As legislation governing emissions from both private and commercial vehicles tightens, so automotive engineers are being employed in ever increasing numbers to create the cleaner, greener vehicles of the future.
The EU has proposed that from 2012 average carbon dioxide emissions for new private cars should be 120g/km. For engineers, this creates a design challenge. With some luxury marques emitting more than 300g/km, unless changes to current powertrain systems are made, owners will face a per-gram penalty that rises every year from 2012.
As a result, manufacturers are investing heavily in new engineers who can meet this challenge and deliver a new generation of lean vehicles with low environmental impact.
Last year, Jaguar Land Rover announced a £700m investment to develop new environmental technologies for its vehicles. To support this and other actions the company initiated a recruitment programme for around 600 new staff, mostly in engineering roles to work on the creation of more fuel-efficient and cleaner vehicles.
‘We are looking for people with electrical and mechanical skills to support product development of the next generation of powertrain and sustainable products,’ said Bob Joyce, group engineering director for Jaguar Land Rover. ‘This includes hybrid technologies, diesel and petrol drive lines and electrical systems.’ As well as being a response to emissions legislation, such development and innovation is taking place in answer to customer demand. The company has already hired 240 engineers this year and is seeking a further 100 to be based at its engineering centres in Whitley, near Coventry, and Gaydon, Warwickshire. ‘We are seeking a broad range of skills within the electrical and mechanical engineering disciplines,’ said Joyce.
As a result of the process, new hybrid-powered vehicles from the company are expected to go on sale in the UK within five years. The engineers will also be working on a range of technologies based around its petrol and diesel engines.
A micro-hybrid using stop-start technology and based around the V6 diesel will be the first to be launched and this innovation alone is expected to boost the fuel economy of the vehicles featuring it by up to 10 per cent. Other technologies under development, and on which new staff would be working, include full-hybrids and a Land Rover hybrid vehicle using the company’s rear-mounted Electric Rear Axle Drive electric motor.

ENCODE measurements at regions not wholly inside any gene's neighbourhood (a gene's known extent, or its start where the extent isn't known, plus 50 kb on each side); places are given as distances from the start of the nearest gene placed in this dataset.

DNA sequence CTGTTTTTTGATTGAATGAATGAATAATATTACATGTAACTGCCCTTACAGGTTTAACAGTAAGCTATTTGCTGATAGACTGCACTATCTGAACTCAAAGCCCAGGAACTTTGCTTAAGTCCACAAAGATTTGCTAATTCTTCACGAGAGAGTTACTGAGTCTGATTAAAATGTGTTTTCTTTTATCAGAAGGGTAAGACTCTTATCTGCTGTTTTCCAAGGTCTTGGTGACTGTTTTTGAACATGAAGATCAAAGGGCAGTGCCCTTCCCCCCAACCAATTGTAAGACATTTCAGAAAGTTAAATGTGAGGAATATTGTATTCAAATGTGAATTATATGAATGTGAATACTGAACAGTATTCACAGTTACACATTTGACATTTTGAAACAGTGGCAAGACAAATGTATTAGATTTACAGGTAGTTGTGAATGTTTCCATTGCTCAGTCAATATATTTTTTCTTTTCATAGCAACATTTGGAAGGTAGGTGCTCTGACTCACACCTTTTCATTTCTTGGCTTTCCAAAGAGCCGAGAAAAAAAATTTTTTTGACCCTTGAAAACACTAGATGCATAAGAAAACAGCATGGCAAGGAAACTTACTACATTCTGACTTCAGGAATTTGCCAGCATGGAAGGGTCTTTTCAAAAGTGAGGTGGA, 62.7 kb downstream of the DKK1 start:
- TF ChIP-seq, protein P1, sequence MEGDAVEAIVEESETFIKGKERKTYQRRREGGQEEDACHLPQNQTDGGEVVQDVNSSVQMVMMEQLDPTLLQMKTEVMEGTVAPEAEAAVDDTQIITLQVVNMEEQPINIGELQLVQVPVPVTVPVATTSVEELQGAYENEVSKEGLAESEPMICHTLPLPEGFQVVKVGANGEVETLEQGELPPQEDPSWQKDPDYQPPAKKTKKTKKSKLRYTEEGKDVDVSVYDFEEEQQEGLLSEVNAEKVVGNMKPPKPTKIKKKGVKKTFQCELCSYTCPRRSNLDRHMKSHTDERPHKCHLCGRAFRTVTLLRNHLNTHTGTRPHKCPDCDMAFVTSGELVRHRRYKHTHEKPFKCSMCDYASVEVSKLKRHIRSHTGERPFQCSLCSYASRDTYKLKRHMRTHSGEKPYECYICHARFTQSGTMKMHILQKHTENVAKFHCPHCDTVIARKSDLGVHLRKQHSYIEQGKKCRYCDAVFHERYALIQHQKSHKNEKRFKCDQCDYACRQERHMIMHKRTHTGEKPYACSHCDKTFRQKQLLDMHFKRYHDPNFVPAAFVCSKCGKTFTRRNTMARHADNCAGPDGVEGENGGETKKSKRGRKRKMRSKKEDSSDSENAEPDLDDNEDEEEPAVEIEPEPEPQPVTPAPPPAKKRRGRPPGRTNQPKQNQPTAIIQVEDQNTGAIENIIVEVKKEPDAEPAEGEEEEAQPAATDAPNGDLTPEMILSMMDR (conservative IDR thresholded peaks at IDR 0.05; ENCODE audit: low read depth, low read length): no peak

JLR is leading the Limo Green project recently announced by the Technology Strategy Board and the DoT. This aims to prove the concept of developing a large executive hybrid saloon with sub-120g/km emissions, while maintaining high levels of performance and refinement.
As part of this, Caparo Vehicle Technologies, part of Caparo Vehicle Products, is developing lightweight vehicle structures and components for five areas of the vehicle — brakes, both calipers and discs, rear sub-frame, rear floor, seat frame and door inner — in a way that can be replicated in a mainstream high-volume manufacturing programme. Such demand for lighter cars with resulting improved fuel efficiency is causing the business to expand.
‘We are growing quite rapidly as a group of companies,’ said managing director Martin Osin. ‘We are looking for people with a background in body engineering, materials specialists, processing specialists and designers, or combinations of these skills. People want a weight reduction, but may not be familiar with how the materials behave so we have to change their thinking on the design and assembly processes.’
Meanwhile, similar challenges are faced by commercial vehicles such as HGVs and construction class machines. ‘From 2011 the regulations concerning diesel emissions are really tightening up,’ said Ray Lathan, engineering services supervisor at Caterpillar. ‘Particulate emissions are going to be massively reduced, along with nitrogen oxides. It will almost require brand new engines in all Caterpillar products.